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To implement the game with a constrained range of starting positions (e.g., exactly 3 piles of no more than 7 objects each) it is probably easiest to implement the algorithm using heuristics. The original Fruit Game calculated the winning moves by simply trying to reduce the piles to a known 'winning combination' which was predefined by the author. E.g., if you can reduce the piles to 1-1, 2-2, 1-2-3, or 1-4-5, you win.
However, to solve the general situation (N piles of objects of unlimited size) you need to use more complex techniques.
A very thorough discussion of this type of game is found in Alan Tucker's excellent Applied Combinatorics (1984, John Wiley & Sons). On page 404, Mr. Tucker writes:
In this section we extend the theory of progressively finite games to takeaway games involving several piles of objects. The simplest game of this form is called Nim, a game in which two players take turns removing any amount they wish from one of the piles. The winner is the player who removes the last object from the last remaining (nonempty) pile. While the positions in [the previous sections] could be described with a single nonnegative integer representing the size or monetary value of the single pile, the position in a Nim game requires a vector of nonnegative integers (p_{1}, p_{2}, ... ,p_{m}), the k^{th} number p_{k} representing the current size of the k^{th} pile.Mr. Tucker's final conclusion for winning Nim:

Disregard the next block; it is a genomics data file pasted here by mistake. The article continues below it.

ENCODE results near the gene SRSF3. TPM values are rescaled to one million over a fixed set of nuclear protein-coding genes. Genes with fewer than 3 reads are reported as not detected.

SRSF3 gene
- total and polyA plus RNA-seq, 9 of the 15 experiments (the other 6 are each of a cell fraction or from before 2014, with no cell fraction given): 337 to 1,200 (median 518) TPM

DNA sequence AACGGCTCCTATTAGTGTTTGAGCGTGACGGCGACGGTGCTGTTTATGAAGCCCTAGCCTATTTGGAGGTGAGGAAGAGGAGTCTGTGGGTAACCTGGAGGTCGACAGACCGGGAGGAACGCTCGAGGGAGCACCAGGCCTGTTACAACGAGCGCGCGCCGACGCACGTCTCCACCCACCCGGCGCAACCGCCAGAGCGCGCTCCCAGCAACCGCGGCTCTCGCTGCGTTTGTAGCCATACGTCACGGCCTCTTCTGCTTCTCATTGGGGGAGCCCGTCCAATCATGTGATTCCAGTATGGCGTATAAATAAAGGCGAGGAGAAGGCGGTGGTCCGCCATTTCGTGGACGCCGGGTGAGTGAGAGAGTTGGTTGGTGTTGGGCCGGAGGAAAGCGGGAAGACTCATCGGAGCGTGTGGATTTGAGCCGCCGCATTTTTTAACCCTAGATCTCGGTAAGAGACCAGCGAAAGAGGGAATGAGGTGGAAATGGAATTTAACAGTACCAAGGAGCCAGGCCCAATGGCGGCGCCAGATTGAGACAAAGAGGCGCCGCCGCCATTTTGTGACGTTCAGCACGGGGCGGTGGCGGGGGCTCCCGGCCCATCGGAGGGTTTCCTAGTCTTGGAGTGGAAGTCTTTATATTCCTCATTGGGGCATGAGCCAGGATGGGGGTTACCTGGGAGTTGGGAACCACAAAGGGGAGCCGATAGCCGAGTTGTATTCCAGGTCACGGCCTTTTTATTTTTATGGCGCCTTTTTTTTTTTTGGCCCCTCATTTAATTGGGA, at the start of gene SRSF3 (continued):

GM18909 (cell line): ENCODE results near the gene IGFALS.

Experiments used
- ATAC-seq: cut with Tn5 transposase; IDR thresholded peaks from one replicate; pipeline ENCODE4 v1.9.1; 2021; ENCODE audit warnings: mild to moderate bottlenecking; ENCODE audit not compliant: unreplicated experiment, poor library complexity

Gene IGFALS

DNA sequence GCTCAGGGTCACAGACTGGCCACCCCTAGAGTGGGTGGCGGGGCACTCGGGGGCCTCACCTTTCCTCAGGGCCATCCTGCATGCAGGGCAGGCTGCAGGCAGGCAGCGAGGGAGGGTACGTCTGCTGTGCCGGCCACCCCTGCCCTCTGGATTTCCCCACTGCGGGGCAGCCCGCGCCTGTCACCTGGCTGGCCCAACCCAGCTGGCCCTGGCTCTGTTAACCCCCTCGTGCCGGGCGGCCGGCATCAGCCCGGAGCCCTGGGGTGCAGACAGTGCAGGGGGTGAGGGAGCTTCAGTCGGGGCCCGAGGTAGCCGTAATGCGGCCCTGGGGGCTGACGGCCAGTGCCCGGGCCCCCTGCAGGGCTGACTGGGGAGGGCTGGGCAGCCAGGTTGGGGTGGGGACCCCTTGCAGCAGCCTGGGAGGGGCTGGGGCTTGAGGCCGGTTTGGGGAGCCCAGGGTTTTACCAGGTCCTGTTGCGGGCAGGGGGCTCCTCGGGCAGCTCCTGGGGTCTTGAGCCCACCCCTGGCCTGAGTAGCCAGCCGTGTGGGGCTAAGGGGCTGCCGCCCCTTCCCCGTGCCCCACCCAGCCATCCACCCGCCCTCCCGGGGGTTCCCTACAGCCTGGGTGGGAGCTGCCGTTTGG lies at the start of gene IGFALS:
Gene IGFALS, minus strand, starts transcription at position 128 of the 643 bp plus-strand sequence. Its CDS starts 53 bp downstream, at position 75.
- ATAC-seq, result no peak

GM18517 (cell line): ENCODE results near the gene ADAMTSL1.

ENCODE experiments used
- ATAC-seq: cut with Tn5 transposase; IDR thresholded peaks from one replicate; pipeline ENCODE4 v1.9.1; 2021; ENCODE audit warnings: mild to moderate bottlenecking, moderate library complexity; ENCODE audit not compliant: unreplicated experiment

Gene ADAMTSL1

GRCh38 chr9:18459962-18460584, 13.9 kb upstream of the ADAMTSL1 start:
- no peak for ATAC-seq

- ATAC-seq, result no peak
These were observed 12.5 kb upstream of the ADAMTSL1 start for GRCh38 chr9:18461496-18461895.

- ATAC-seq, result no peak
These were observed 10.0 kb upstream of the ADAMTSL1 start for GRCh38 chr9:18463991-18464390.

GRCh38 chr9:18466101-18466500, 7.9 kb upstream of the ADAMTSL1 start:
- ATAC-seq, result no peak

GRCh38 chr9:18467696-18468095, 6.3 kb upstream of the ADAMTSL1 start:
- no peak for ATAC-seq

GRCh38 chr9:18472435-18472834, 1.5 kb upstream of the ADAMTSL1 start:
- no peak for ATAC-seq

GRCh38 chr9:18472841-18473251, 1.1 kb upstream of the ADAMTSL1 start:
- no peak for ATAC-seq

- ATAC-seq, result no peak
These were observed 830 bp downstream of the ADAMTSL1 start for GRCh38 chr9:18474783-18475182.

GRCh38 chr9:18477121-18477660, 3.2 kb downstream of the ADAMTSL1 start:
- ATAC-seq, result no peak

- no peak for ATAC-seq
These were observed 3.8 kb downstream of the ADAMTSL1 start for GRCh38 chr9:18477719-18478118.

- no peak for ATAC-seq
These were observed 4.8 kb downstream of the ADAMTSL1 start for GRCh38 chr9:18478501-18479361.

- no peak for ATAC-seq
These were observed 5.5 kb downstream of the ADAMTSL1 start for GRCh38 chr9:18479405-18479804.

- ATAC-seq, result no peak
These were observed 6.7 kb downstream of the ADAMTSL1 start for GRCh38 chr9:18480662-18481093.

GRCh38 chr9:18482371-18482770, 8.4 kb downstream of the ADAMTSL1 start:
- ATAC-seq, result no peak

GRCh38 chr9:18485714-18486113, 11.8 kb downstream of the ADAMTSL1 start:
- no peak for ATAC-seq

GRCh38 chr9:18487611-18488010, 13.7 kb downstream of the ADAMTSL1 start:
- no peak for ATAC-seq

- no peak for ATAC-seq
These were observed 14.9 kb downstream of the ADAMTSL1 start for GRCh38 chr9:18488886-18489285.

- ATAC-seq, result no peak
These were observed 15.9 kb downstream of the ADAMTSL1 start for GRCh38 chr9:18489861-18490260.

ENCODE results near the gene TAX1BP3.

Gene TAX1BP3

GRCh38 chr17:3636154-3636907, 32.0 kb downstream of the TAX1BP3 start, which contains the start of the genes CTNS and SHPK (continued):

We now generalize the method of finding a vertex with Grundy number 0. ... Form a digital sum table for the current game position. Pick a row e with a 1 in the leftmost column having a 1 in the sum row. In row e, change the digit in every column having a 1 in the sum row, that is, in every column with an odd number of 1's. After this change of digits, every column will have an even number of 1's and the sum row will be all 0's. So this new position will be a kernel vertex. Note that since the leftmost digit that is changed in row e is a 1 (this is how row e was chosen), changing digits in row e will yield a smaller number, call it h. The first player should thus decrease the size of the e^{th} pile to a size of h objects.To apply this algorithm, you must understand what a digital sum is:
The digital sum c of nonnegative integers [p 406] |
An example is in order. Suppose you have 4 piles, containing 2, 3, 4, and 6 objects respectively. The first step is to make a table where the number of objects are described as binary numbers:
2^{2}=4 | 2^{1}=2 | 2^{0}=1 | |
2 oranges= | 0 | 1 | 0 |
3 peaches= | 0 | 1 | 1 |
4 lemons= | 1 | 0 | 0 |
6 bananas= | 1 | 1 | 0 |
digital sum... | 0 | 1 | 1 |
The digital sum in the last row is simply a 0 for all columns with an even number of 1's, and a 1 for all columns with an odd number of 1's.
The 2^{1} column is the leftmost column that has a 1 in the digital sum row, so we must change a row with a 1 in the 2^{1} column. (When we say 'change' we mean to turn all 0's into 1's and vice versa.) Suppose that we choose the first row (oranges). Then, since the 2^{1} and 2^{0} columns in the sum row have 1's, we change the digits in these columns in the first row. The new first row is "0 0 1"--therefore, the player should reduce the size of the first pile to 1. Note that sometimes, as in this example, there are more than one possible winning move. For practice, try to determine the correct number of peaches to remove.
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